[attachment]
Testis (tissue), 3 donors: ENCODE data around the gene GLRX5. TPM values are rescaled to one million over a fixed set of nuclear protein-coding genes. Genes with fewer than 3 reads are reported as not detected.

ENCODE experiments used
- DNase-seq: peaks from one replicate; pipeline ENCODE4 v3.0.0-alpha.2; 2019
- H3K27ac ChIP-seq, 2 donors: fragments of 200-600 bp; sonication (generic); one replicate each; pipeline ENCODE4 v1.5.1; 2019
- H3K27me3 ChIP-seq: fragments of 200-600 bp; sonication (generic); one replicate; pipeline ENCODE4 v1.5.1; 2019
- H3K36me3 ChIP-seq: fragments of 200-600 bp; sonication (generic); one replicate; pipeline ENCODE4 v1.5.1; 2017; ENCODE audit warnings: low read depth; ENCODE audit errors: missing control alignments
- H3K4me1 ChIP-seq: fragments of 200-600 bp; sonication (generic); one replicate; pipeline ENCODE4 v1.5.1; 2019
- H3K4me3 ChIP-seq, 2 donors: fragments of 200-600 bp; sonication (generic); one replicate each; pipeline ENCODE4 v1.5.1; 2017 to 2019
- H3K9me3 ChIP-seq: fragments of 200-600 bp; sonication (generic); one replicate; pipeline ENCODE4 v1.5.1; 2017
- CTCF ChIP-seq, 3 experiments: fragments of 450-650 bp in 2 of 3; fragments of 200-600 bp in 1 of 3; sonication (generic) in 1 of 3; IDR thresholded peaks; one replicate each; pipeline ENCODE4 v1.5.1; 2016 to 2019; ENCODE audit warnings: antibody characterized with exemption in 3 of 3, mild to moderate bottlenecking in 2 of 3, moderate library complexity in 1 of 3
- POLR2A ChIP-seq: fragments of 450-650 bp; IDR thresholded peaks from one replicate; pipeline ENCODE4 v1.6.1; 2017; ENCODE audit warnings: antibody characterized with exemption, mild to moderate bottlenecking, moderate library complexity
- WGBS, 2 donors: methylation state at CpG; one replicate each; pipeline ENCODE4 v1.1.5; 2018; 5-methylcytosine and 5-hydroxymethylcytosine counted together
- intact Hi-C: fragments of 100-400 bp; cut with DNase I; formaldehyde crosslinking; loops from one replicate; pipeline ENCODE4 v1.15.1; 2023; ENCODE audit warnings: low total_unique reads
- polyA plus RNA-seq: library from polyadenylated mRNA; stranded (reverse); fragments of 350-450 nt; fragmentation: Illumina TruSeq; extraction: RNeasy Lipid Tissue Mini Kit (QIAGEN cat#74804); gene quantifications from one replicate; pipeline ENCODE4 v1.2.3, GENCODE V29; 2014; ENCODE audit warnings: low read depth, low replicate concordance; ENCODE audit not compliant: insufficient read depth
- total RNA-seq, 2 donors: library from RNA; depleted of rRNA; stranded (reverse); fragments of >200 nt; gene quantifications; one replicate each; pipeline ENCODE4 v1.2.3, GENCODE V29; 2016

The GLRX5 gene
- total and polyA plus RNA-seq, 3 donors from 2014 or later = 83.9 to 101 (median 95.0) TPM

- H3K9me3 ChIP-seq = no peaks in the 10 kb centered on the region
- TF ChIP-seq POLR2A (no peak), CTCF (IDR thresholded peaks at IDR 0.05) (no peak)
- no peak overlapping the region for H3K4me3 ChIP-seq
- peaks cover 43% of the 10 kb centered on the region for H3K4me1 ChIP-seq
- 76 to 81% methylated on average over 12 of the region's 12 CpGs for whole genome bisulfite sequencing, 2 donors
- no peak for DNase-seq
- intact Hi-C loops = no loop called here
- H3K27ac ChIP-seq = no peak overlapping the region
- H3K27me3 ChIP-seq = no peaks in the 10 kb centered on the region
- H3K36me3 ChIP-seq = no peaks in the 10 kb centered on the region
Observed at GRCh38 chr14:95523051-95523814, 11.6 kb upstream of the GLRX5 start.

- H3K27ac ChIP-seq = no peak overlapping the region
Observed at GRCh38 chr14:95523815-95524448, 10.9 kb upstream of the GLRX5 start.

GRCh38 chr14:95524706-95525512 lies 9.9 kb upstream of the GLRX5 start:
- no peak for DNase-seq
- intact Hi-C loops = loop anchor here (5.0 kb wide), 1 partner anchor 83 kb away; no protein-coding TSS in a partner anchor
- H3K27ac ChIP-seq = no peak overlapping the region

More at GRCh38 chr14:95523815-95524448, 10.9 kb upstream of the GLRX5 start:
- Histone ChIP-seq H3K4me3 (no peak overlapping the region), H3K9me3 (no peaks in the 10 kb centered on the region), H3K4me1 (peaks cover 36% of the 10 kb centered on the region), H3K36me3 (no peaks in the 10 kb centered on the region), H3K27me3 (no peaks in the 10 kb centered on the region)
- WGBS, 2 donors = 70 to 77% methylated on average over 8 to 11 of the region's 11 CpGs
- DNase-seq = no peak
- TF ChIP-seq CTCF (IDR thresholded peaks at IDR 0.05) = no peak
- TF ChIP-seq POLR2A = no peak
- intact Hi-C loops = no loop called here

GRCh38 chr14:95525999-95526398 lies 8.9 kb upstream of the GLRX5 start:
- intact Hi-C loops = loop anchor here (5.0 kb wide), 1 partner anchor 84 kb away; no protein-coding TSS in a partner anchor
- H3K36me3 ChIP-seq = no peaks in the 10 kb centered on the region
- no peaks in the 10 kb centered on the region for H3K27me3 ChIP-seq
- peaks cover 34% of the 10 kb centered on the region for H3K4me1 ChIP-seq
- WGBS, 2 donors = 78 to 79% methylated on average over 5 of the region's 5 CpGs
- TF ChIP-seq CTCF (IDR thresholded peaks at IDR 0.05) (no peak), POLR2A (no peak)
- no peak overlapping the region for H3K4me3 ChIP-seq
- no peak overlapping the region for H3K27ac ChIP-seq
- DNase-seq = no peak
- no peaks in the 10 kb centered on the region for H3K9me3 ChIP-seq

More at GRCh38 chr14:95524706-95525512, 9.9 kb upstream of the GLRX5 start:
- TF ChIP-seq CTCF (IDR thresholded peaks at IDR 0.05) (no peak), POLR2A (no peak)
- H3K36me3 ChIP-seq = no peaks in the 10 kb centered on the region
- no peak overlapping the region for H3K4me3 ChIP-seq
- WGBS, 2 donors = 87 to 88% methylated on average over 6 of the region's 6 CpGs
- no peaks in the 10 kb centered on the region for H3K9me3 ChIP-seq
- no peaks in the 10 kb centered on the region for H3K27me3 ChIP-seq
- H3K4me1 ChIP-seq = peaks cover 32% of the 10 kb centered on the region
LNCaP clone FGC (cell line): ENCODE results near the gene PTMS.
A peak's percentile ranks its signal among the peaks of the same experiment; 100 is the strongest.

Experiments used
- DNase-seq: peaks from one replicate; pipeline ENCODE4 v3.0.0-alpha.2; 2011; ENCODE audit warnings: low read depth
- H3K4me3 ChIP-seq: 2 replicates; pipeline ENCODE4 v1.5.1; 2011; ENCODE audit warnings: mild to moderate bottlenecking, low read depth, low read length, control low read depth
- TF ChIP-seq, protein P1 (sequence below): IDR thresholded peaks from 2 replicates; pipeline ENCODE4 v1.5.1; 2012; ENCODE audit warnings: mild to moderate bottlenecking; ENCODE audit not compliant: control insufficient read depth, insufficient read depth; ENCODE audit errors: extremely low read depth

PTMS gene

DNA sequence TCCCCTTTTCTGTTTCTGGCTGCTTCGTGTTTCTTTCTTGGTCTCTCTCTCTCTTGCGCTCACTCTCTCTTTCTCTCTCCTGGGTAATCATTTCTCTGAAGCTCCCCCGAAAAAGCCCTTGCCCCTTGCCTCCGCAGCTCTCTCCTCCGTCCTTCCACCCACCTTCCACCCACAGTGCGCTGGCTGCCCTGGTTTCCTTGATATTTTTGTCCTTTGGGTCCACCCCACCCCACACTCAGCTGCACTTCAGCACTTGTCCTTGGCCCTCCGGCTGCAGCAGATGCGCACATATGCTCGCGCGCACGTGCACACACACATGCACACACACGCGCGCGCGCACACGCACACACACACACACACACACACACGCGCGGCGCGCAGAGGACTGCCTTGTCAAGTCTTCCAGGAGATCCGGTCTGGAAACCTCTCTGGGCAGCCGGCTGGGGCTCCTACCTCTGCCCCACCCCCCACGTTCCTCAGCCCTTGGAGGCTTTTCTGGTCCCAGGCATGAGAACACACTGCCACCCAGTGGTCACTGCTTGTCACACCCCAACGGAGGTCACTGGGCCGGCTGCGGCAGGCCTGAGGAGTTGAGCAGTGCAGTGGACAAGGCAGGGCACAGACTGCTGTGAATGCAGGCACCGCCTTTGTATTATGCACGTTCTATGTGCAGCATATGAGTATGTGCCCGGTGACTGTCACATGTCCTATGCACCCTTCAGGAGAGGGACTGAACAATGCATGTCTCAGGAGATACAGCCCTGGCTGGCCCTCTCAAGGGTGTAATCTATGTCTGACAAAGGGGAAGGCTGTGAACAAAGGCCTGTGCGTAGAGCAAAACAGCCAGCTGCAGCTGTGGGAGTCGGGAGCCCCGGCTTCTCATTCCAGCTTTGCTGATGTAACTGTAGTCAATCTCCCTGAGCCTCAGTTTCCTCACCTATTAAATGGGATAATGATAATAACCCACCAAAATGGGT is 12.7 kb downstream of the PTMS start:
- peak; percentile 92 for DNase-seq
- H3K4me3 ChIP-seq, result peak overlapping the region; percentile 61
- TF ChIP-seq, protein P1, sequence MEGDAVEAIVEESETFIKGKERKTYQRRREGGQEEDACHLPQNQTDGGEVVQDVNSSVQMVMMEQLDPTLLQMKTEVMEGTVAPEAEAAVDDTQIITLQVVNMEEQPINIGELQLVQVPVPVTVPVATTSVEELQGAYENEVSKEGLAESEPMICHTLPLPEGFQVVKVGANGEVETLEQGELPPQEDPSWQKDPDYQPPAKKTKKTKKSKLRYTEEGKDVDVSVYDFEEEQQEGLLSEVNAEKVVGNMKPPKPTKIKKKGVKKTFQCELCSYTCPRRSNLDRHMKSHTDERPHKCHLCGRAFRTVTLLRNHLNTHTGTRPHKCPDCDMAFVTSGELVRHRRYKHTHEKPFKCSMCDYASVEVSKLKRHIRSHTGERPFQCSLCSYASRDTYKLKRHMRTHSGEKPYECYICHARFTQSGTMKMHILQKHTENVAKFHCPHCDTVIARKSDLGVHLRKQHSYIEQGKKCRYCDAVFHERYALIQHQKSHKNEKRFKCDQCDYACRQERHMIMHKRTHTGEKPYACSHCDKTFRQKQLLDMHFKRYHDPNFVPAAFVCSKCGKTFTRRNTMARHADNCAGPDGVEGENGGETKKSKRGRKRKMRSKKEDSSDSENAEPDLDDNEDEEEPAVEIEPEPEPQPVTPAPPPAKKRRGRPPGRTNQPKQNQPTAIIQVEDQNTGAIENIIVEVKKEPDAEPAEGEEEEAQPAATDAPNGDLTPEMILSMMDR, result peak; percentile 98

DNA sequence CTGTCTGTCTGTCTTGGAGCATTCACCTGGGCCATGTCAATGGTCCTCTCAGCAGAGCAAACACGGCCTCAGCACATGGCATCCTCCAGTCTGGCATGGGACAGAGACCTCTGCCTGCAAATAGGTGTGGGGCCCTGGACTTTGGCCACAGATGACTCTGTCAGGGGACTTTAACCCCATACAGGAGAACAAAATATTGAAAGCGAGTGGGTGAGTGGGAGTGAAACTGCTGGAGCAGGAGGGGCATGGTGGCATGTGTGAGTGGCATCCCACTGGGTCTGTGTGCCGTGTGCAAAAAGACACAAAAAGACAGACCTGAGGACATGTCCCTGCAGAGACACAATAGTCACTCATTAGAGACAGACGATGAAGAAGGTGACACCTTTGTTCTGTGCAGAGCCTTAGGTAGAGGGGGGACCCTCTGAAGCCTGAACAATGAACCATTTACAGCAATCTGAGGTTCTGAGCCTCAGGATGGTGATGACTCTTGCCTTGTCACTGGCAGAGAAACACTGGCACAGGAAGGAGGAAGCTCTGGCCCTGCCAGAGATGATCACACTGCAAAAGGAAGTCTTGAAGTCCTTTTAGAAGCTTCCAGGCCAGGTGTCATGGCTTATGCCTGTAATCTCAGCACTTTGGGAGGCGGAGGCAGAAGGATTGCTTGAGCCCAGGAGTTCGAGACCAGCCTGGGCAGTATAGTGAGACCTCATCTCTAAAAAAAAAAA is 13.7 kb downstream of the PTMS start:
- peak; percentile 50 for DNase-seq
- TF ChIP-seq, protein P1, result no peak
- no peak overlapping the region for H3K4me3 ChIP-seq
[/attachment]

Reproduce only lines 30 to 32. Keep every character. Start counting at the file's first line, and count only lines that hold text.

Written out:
Observed at GRCh38 chr14:95523815-95524448, 10.9 kb upstream of the GLRX5 start.

GRCh38 chr14:95524706-95525512 lies 9.9 kb upstream of the GLRX5 start:
- no peak for DNase-seq